The two laws, upon the whole, cannot be rendered consistent unless the court could wink so hard as not to see and know that
in fact, in the view of Congress, and to every intent and purpose, the possession by a French armed vessel of an American vessel was the possession of an enemy, and therefore, in my opinion, the decree of the circuit court ought to be affirmed.
The judges agreeing unanimously in their opinion, I presumed that the sense of the Court would have been delivered by the President, and therefore I have not prepared a formal argument on the occasion. I find no difficulty, however, in assigning the general reasons which induce me to concur in affirming the decree of the circuit court.
An American public vessel of war recaptures an American merchant vessel from a French privateer, after 96 hours' possession, and the question is stated what salvage ought to be allowed? There are two laws on the subject, by the first of which only one-eighth of the value of the recaptured property is allowed, but by the second, the recaptor is entitled to a moiety. The recapture happened after the passing of the latter law, and the whole controversy turns on the single question whether France was at that time an enemy. If France was an enemy, then the law obliges us to decree one-half of the value of ship and cargo for salvage, but if France was not an enemy, then no more than one-eighth can be allowed.
The decree of the circuit court (in which I presided) passed by consent; but although I never gave an opinion, I have never entertained a doubt on the subject. Congress is empowered to declare a general war, or Congress may wage a limited war, limited in place, in objects, and in time. If a general war is declared, its extent and operations are only restricted and regulated by the jus belli, forming a part of the law of nations, but if a partial war is waged, its extent and operation depend on our municipal laws.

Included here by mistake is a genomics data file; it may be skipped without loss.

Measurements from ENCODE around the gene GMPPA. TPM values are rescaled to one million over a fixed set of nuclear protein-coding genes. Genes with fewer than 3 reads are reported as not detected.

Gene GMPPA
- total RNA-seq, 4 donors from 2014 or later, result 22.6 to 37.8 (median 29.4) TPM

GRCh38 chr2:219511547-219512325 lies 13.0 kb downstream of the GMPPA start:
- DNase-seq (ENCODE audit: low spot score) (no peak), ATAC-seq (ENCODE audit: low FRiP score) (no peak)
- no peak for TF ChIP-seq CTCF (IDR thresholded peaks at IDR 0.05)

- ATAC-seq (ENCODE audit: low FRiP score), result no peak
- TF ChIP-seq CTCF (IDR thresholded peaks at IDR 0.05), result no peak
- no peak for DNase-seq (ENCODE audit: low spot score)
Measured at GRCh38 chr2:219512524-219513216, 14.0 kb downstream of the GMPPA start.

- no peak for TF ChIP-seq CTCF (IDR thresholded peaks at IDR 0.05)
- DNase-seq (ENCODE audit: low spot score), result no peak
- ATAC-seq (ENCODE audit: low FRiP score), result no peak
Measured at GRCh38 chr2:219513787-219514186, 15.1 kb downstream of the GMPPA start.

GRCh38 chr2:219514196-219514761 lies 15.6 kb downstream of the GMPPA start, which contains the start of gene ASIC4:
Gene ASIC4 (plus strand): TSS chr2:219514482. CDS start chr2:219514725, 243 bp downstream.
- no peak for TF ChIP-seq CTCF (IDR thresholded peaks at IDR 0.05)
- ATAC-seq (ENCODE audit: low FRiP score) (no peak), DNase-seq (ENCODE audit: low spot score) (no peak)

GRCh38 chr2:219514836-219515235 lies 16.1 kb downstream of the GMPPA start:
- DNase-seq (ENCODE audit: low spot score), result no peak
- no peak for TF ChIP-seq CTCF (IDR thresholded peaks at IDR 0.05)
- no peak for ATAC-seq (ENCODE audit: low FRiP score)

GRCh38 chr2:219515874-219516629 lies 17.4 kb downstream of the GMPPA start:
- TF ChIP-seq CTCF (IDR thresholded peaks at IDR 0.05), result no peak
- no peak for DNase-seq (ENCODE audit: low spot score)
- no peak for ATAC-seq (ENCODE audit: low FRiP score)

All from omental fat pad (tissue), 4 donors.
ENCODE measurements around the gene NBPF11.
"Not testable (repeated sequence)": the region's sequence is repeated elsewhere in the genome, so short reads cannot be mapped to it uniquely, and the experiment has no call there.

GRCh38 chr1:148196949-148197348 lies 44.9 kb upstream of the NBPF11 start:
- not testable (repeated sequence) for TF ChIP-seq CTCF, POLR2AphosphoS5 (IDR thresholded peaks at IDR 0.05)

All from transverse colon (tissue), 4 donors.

What, then, is the nature of the contest subsisting between American and France? In my judgment it is a limited partial war. Congress has not declared war in general terms, but Congress has authorized hostilities on the high seas by certain persons in certain cases. There is no authority given to commit hostilities on land, to capture unarmed French vessels, nor even to capture French armed vessels lying in a French port, and the authority is not given indiscriminately to every citizen of America against every citizen of France; but only to citizens appointed by commissions or exposed to immediate outrage and violence. So far it is unquestionably a partial war; but nevertheless it is a public war, on account of the public authority from which it emanates.
There are four acts authorized by our government that are demonstrative a of state of war. A belligerent power has a right, by the law of nations, to search a neutral vessel, and, upon
suspicion of a violation of her neutral obligations, to seize and carry her into port for further examination. But by the acts of Congress, an American vessel it authorized: 1st, to resist the search of a French public vessel; 2d, to capture any vessel that should attempt, by force, to compel submission to a search; 3d, to recapture any American vessel seized by a French vessel, and 4th, to capture any French armed vessel wherever found on the high seas. This suspension of the law of nations, this right of capture and recapture, can only be authorized by an act of the government, which is, in itself, an act of hostility. But still it is a restrained or limited hostility, and there are undoubtedly many rights attached to a general war which do not attach to this modification of the powers of defense and aggression.